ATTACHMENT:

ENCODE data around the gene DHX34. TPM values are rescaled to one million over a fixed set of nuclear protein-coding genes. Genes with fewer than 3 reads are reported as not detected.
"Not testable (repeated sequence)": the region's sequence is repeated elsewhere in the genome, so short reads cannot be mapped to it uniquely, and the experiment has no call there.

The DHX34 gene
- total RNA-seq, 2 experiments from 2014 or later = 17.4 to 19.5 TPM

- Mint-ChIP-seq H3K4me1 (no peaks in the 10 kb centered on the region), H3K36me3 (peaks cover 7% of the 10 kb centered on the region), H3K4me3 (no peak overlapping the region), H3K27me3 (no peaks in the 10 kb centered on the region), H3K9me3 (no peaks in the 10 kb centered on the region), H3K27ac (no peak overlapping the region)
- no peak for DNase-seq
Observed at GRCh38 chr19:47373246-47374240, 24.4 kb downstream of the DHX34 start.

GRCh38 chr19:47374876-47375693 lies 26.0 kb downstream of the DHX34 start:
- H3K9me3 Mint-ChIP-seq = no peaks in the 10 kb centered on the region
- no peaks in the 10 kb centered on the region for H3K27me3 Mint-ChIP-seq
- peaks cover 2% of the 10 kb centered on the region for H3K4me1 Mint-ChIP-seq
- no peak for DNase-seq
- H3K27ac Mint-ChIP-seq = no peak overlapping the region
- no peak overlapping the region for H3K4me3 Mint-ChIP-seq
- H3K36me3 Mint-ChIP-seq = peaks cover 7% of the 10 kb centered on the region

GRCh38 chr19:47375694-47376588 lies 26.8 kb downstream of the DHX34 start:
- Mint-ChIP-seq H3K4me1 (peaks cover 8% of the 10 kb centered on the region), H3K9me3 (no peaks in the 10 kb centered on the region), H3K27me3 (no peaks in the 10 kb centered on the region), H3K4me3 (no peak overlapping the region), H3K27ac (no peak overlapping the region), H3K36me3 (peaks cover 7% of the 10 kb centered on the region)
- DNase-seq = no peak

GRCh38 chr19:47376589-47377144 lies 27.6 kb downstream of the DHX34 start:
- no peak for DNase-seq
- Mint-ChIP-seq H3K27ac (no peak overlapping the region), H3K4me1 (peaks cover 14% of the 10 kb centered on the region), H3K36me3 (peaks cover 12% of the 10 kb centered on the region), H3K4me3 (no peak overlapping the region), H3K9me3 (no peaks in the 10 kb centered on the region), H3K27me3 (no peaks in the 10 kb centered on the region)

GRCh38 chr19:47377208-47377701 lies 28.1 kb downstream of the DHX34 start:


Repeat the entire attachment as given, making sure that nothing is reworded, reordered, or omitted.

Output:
ENCODE data around the gene DHX34. TPM values are rescaled to one million over a fixed set of nuclear protein-coding genes. Genes with fewer than 3 reads are reported as not detected.
"Not testable (repeated sequence)": the region's sequence is repeated elsewhere in the genome, so short reads cannot be mapped to it uniquely, and the experiment has no call there.

The DHX34 gene
- total RNA-seq, 2 experiments from 2014 or later = 17.4 to 19.5 TPM

- Mint-ChIP-seq H3K4me1 (no peaks in the 10 kb centered on the region), H3K36me3 (peaks cover 7% of the 10 kb centered on the region), H3K4me3 (no peak overlapping the region), H3K27me3 (no peaks in the 10 kb centered on the region), H3K9me3 (no peaks in the 10 kb centered on the region), H3K27ac (no peak overlapping the region)
- no peak for DNase-seq
Observed at GRCh38 chr19:47373246-47374240, 24.4 kb downstream of the DHX34 start.

GRCh38 chr19:47374876-47375693 lies 26.0 kb downstream of the DHX34 start:
- H3K9me3 Mint-ChIP-seq = no peaks in the 10 kb centered on the region
- no peaks in the 10 kb centered on the region for H3K27me3 Mint-ChIP-seq
- peaks cover 2% of the 10 kb centered on the region for H3K4me1 Mint-ChIP-seq
- no peak for DNase-seq
- H3K27ac Mint-ChIP-seq = no peak overlapping the region
- no peak overlapping the region for H3K4me3 Mint-ChIP-seq
- H3K36me3 Mint-ChIP-seq = peaks cover 7% of the 10 kb centered on the region

GRCh38 chr19:47375694-47376588 lies 26.8 kb downstream of the DHX34 start:
- Mint-ChIP-seq H3K4me1 (peaks cover 8% of the 10 kb centered on the region), H3K9me3 (no peaks in the 10 kb centered on the region), H3K27me3 (no peaks in the 10 kb centered on the region), H3K4me3 (no peak overlapping the region), H3K27ac (no peak overlapping the region), H3K36me3 (peaks cover 7% of the 10 kb centered on the region)
- DNase-seq = no peak

GRCh38 chr19:47376589-47377144 lies 27.6 kb downstream of the DHX34 start:
- no peak for DNase-seq
- Mint-ChIP-seq H3K27ac (no peak overlapping the region), H3K4me1 (peaks cover 14% of the 10 kb centered on the region), H3K36me3 (peaks cover 12% of the 10 kb centered on the region), H3K4me3 (no peak overlapping the region), H3K9me3 (no peaks in the 10 kb centered on the region), H3K27me3 (no peaks in the 10 kb centered on the region)

GRCh38 chr19:47377208-47377701 lies 28.1 kb downstream of the DHX34 start: